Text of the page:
In essence, communications objectives should be stand be stated in terms of what it is we want to tell people.

For example, the overall marketing objective might be to increase the market share for a brand from 2 to 25 percent among retired people in the Southeast during the coming year.

The advertising objective, stated in communications terms, could be to increase awareness of Brand X from 40 to 55 percent among senior citizens in the Southeast by letting them know that the product is specifically designed to satisfy the needs of people over 65 years of age.

Often, advertising may have more than one objective, but one major theme should be developed to carry throughout the advertising campaign.

Advertising objectives are reached through a series of advertisements, each incorporating the basic theme, if the advertising program is to be a success.

Usually, manufacturers do not expect advertising to bring immediate results, but rather plan that the returns from it will build over a long period. As an example, the multiple goals used to guide the advertising planning for United Air Freight are these:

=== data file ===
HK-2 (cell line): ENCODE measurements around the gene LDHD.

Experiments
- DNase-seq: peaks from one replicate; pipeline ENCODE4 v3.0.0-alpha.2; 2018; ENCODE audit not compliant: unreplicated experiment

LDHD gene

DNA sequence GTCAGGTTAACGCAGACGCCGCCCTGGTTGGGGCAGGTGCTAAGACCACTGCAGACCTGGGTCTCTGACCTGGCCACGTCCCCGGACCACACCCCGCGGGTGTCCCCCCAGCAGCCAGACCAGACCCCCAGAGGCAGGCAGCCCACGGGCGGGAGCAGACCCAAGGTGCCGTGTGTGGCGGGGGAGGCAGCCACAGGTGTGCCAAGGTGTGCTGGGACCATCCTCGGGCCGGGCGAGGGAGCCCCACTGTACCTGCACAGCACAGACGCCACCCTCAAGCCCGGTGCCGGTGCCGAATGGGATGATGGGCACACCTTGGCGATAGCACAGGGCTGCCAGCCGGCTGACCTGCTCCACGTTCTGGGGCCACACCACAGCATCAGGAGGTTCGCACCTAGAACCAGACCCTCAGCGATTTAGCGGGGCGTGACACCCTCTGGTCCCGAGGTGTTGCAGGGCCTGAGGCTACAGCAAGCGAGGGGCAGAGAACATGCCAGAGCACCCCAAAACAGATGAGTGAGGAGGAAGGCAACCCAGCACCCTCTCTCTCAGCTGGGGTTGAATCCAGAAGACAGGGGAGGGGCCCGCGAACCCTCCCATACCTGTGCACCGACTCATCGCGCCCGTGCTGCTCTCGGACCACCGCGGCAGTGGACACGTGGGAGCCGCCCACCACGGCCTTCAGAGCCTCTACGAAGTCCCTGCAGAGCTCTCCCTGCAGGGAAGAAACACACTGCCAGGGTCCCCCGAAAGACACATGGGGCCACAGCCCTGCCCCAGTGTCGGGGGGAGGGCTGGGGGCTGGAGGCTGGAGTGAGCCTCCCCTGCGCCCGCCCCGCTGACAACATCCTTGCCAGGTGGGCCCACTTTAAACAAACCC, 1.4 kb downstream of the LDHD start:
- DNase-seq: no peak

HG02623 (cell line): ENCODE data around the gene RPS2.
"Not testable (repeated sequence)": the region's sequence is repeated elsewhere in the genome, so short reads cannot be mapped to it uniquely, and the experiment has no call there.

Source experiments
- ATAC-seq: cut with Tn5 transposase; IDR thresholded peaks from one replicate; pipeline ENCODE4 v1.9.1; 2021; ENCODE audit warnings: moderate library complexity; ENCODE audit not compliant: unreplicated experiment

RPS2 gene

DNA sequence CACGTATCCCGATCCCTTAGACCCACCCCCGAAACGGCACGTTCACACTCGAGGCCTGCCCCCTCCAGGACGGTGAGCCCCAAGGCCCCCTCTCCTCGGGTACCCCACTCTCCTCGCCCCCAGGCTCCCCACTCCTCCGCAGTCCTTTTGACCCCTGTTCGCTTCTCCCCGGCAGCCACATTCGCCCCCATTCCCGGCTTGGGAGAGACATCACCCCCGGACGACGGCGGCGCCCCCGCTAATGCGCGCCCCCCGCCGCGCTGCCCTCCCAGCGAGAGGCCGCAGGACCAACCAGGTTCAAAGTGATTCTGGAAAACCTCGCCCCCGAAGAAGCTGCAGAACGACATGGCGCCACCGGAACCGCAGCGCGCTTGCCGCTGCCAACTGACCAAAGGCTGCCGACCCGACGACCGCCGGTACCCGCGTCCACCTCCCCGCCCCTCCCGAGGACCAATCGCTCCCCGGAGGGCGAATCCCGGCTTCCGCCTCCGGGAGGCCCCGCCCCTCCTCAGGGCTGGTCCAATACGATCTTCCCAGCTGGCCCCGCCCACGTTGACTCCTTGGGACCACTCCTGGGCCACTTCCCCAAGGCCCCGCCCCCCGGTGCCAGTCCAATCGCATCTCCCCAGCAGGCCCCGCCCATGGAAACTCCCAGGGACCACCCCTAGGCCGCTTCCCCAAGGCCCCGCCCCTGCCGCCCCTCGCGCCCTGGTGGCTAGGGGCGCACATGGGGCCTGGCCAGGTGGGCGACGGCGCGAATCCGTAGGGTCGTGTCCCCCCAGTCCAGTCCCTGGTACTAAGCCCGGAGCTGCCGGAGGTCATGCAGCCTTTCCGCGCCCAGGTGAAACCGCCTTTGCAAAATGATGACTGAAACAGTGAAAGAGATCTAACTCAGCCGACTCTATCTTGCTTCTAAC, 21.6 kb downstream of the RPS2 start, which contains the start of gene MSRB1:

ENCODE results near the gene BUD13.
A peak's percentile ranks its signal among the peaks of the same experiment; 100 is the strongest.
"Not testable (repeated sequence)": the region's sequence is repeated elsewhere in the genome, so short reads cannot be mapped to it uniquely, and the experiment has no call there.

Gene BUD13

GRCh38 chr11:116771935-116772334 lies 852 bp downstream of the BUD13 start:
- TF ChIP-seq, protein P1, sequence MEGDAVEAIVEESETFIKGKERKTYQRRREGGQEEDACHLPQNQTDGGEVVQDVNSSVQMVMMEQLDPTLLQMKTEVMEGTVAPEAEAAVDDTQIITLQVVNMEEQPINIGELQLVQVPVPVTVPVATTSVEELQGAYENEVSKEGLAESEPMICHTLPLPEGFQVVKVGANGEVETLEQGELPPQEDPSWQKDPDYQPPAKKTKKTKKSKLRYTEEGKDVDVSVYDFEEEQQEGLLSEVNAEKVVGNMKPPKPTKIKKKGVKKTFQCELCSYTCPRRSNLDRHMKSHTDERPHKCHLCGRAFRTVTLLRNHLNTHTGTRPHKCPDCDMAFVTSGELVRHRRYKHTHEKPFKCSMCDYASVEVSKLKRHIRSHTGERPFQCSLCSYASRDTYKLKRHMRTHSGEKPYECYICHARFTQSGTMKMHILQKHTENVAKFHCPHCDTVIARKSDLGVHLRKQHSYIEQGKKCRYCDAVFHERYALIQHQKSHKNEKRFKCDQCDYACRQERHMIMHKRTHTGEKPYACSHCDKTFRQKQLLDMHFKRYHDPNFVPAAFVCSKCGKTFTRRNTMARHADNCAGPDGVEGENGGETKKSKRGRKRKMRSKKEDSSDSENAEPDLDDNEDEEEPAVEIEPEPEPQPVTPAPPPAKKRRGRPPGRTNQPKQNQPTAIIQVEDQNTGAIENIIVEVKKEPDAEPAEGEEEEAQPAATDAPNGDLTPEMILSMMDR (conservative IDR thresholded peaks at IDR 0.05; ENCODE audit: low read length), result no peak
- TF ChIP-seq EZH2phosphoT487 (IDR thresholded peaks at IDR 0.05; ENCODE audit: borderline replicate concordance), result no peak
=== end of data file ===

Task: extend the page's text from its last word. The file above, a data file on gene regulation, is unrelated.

To create a better understanding of what air freight is and does

To advertise United Air Freight’s position within the air-freight industry

To come up with a concept that sets United Air Freight apart from all its competitors7

These objectives are not good examples of specific advertising goals, although they are better than those used by many companies. Specific objectives are most helpful to the advertising manager, because they furnish actual promotion targets and lend themselves to measurement.

Read Also: Promotion Objectives and Rules for Setting Workable Promotion Objectives

Publicity Objectives: These objectives should also be stated as communications objectives if results are to be determined.

Since publicity is news or information about a product, service, or idea, which is published on behalf of a sponsor but whose space or time costs are not paid for by the sponsor, the publicity manager does not know if none, part, or all of his publicity messages will be used.

Since he lacks control over the space or time, it would be difficult, if not impossible, to measure the effects of a publicity program directly on sales. Again, communications objectives that are measurable can be set for publicity.

For example, a publicity manager can set the objective of securing 1 million agate lines of publicity on the product in newspapers throughout the United States.

By utilizing a clipping service to send him cutouts of the publicity used, he can determine at the end of a period whether or not he has reached his objective.